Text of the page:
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The number of couples who are not married has risen in many places but is highest in areas that offer many people grim prospects for a better financial future: old industrial cities and the Mississippi Delta.

Unmarried couples made up 12% of U.S. couples in 2010, a 25% increase in 10 years, according to Census data.

Two-thirds of the cities with the largest shares of unmarried couples were in the Northeast and Midwest, up from about half a decade earlier.

In Camden, N.J., 35% of couples are not married, up from 28% in 2000 and the highest of any city with at least 50,000 people. Other cities where more couples are choosing not to marry: Rochester, N.Y., 33%, up from 26%; Flint, Mich., 29%, up from 21%; Cleveland, 27%, up from 20%.

“Couples whose employment opportunities are more precarious tend not to marry,” says Stephanie Coontz, sociologist with the Council on Contemporary Families. Many “are hedging their bets – waiting to see if they can improve their long-term odds by making sure they’re economically and emotionally secure with each other.”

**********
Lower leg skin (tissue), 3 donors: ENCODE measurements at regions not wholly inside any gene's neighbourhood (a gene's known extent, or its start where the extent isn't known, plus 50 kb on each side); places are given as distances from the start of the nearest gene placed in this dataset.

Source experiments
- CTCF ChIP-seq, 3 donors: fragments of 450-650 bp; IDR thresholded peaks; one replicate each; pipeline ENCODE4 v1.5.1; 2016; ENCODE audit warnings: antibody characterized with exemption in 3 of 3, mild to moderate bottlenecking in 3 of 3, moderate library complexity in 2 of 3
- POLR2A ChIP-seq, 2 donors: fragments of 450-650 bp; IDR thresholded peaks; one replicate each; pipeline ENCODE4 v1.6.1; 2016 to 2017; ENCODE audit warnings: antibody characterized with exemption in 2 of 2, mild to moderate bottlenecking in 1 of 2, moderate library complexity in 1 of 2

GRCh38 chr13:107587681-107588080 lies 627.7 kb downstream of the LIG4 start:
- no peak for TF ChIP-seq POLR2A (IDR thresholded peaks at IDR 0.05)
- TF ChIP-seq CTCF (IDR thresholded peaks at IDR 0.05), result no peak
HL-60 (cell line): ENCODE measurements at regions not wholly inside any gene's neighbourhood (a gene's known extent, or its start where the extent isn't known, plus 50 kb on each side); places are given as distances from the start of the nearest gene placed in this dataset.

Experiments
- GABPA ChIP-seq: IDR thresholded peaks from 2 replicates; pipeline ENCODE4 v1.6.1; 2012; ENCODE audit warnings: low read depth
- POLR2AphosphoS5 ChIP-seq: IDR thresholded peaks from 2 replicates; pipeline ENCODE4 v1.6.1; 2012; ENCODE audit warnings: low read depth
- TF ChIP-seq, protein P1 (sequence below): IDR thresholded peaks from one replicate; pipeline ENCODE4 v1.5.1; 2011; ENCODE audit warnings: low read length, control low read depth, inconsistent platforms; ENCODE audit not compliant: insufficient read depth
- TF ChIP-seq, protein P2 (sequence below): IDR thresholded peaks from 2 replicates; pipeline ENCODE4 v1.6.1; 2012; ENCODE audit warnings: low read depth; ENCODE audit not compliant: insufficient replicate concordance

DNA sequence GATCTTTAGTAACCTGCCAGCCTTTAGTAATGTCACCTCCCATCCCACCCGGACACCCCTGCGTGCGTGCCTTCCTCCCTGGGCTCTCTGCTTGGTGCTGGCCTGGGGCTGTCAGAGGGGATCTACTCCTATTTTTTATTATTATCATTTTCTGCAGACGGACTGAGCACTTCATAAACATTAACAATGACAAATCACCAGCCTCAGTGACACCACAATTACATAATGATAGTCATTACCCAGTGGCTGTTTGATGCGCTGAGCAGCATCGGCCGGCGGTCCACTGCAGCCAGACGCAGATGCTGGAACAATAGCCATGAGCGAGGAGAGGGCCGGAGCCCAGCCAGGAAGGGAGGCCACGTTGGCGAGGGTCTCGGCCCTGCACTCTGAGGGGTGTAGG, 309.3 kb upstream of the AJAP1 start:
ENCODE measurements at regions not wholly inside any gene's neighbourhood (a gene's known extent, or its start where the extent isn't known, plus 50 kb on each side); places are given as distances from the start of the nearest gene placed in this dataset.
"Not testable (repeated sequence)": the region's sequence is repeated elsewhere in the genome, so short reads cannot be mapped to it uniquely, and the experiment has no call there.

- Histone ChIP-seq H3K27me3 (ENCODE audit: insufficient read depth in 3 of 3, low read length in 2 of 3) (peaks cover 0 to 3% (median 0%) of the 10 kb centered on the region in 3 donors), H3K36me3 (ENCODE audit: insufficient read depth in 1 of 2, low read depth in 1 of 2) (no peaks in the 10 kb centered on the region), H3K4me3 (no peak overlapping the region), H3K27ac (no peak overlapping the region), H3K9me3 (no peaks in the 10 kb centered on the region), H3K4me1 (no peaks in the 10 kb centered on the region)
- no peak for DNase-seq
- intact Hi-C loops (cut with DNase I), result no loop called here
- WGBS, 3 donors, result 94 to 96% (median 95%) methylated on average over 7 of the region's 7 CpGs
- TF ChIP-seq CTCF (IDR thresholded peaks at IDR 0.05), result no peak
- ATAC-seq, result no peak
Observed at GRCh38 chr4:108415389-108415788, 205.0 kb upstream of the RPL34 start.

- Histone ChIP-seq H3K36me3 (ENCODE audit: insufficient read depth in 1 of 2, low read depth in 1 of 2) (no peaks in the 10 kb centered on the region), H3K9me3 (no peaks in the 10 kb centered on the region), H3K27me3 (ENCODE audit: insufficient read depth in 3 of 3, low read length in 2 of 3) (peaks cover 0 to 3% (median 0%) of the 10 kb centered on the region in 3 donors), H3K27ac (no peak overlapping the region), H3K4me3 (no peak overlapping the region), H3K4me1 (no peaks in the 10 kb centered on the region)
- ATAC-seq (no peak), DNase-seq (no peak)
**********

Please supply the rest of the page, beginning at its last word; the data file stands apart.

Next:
The percentage of couples who are unmarried, but co-habitating, rose in 2010 to 12%, up from 9% in 2000.

Changing attitudes played a hand in boosting the rate in other areas: Northern California, South Florida and New England.

“These are places with flexibility about what constitutes a family so that even those with more prosperity may elect to have non-married families and lives,” says Virginia Rutter, sociology professor at Framingham State University in Massachusetts.

Couples at both ends of the economic spectrum are opting to live together rather than marry, largely because women increasingly rely less on men to take care of them financially.

Women who earn good incomes have more choices “about how they arrange their private lives,” Rutter says. “You will find more unmarried couples in larger cities, both because of heavier concentrations of poverty and because cities attract young, educated people who are not yet prepared to marry.”

The Census shows higher shares of married couples in middle-class and upscale suburban areas, the bastions of traditional American families with children. About 23% of Oakland couples are not married but only 12% in Burbank, a Los Angeles suburb. In Baltimore, the share is 27% compared with 9% in nearby Columbia, Md.

Unmarried couples include a householder – the person filling out the Census form – and someone who checks “unmarried partner.”

The bad economy may be contributing to the increase in unmarried couples. “Often, they live together not just for the companionship and to test their relationship but because it’s cheaper than maintaining two households,” Coontz says. “But unlike the past, they are unwilling to marry for economic security because they are well aware how precarious both jobs and relationships can be.

Using the recent Kim Kardashian situation as an example, how is it that we’re such a wedding obsessed society, yet uninterrested in marriage at the same time?

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